You may also want to ask your doctor to test testosterone levels. In a middle-aged woman, low testosterone can cause problems similar to those caused by low testosterone in middle-aged men: fatigue, depression, osteoporosis, weight gain, muscle achiness and low libido. Bioidentical testosterone replacement therapy can help with all those symptoms.

Many women who use bioidentical hormones feel healthier and younger. Among many other benefits, they report more energy, better sleep, healthier hair and skin, and a stronger sex drive, with better lubrication. Bioidentical hormones are a reasonable choice for any woman to consider.

4. Have a DEXA bone scan.

The medical profession has finally (and wisely) come to their senses with formal recommendations for eliminating many unnecessary and harmful medical tests. (See 45 Useless Medical Tests.)

But some professional organizations overdid it when they recommended an end to DEXA scans for bone density. That may be a smart recommendation for conventional doctors, since their only response to a finding of low bone density is to write a prescription for bone-building medications, which research shows are more toxic than helpful. But many natural remedies (like a supplement of the mineral strontium) can help promote bone health, without the toxicity. I recommend a DEXA bone scan at 45 years of age, and every five years thereafter.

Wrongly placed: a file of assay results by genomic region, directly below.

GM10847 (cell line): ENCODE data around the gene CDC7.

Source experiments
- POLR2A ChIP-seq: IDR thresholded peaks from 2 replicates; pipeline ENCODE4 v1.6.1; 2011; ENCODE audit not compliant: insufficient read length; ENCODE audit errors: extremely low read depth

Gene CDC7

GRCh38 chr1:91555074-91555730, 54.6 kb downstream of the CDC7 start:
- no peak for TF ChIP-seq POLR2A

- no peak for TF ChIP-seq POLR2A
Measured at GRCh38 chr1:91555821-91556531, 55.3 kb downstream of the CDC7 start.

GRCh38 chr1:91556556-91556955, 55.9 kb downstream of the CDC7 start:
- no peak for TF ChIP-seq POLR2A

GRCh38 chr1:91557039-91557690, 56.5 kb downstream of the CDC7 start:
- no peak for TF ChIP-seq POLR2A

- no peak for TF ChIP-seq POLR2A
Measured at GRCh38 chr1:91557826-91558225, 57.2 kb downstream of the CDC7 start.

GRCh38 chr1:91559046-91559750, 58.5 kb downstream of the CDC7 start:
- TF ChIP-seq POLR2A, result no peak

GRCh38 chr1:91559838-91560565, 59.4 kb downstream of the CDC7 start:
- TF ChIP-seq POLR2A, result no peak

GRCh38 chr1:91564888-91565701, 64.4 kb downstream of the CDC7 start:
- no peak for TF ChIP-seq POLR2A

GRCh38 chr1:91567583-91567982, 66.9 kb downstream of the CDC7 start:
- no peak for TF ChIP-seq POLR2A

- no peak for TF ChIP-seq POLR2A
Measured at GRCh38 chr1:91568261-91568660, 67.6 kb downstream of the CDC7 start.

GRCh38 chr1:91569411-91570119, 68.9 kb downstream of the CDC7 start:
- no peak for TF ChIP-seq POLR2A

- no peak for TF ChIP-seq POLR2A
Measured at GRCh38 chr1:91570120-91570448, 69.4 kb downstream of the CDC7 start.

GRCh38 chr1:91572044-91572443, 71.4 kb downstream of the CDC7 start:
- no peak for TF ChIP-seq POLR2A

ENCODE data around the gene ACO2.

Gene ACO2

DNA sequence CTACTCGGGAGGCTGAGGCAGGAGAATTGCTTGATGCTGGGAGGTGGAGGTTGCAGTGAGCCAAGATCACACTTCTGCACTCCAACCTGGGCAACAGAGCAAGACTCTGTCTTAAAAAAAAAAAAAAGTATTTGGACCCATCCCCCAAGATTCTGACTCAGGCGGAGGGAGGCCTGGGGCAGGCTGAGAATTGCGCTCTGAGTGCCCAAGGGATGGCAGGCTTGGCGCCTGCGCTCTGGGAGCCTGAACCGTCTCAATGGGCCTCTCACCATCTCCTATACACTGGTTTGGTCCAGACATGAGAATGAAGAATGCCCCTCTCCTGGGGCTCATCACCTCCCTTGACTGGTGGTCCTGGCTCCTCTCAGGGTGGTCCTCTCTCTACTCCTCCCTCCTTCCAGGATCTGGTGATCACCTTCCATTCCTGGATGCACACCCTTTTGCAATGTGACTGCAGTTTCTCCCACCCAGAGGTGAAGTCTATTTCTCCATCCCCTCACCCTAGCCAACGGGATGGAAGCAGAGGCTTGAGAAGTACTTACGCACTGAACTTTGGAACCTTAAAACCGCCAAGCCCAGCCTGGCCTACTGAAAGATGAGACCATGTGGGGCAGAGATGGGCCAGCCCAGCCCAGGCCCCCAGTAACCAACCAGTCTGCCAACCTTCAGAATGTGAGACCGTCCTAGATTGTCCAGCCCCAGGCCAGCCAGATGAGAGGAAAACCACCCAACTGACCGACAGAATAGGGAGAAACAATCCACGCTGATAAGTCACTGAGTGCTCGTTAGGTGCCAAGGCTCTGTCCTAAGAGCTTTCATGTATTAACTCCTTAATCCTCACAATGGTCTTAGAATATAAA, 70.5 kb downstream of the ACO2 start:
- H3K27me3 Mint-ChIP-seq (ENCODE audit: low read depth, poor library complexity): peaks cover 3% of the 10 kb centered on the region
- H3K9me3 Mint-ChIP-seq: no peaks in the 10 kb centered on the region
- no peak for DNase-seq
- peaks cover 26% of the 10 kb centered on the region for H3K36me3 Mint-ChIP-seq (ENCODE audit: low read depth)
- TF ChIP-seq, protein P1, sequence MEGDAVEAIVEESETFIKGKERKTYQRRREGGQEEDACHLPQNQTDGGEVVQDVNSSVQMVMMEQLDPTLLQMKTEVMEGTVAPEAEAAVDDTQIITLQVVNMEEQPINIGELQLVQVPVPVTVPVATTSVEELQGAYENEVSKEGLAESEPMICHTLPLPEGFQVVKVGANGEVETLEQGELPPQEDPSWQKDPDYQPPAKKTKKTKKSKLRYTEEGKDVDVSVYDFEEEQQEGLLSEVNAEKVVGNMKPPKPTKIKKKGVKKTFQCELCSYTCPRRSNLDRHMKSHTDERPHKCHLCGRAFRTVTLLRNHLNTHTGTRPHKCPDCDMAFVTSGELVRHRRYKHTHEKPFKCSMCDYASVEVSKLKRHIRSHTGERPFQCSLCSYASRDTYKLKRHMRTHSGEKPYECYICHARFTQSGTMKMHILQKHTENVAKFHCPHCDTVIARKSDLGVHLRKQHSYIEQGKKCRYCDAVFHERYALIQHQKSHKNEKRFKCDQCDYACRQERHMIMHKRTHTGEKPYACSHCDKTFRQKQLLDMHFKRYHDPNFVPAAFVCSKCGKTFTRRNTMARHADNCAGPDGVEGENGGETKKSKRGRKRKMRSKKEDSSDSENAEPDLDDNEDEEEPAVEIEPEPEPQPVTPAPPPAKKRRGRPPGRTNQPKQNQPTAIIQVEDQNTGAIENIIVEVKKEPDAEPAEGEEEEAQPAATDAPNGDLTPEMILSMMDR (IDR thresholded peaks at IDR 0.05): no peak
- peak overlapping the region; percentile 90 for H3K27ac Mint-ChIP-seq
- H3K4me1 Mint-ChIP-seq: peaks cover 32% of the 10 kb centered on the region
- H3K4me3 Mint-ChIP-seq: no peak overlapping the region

5. Get a colonoscopy.

This is one of the cancer screening tests I think is truly helpful in preventing cancer. I recommend a colonoscopy at age 50, and every 10 years thereafter.

6. Check your blood pressure.

It's a risk factor for heart attack and stroke. And there are lots of conventional and natural ways to get high blood pressure under control. Most supermarkets have a machine where you can check your blood pressure for free. Do it once or twice a year. Each time, take two or three readings and compute the average.

7. Just say WOW!

WOW stands for "Well Optimized Woman," a health program for women at midlife that is now available at clinics all-around the country. (See Well Optimized Woman at the Optimized Health & Wellness website.) Here are the 14 areas addressed by the WOW program:

  1. Energy/Overall Vitality
  2. Adequacy of Estrogen and Progesterone
  3. Sexual function
  4. Mental Clarity
  5. Mood, Motivation and Happiness
  6. Sleep Disturbances
  7. Breast Health
  8. Identifying Silent Diseases
    • Hypertension
    • Diabetes
    • Hyperlipidemia
    • Metabolic Syndrome
    • Sleep Apnea
    • Anemia
  9. Scalp Hair loss or facial hair growth
  10. Pain
  11. Bone Health
  12. Thyroid and Adrenal health
  13. Weight optimization
  14. Healthy skin

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The information provided on this site is intended for your general knowledge only and is not a substitute for professional medical advice or treatment for specific medical conditions. Always seek the advice of your physician or other qualified health care provider with any questions you may have regarding a medical condition. The information on this website is not intended to diagnose, treat, cure or prevent any disease.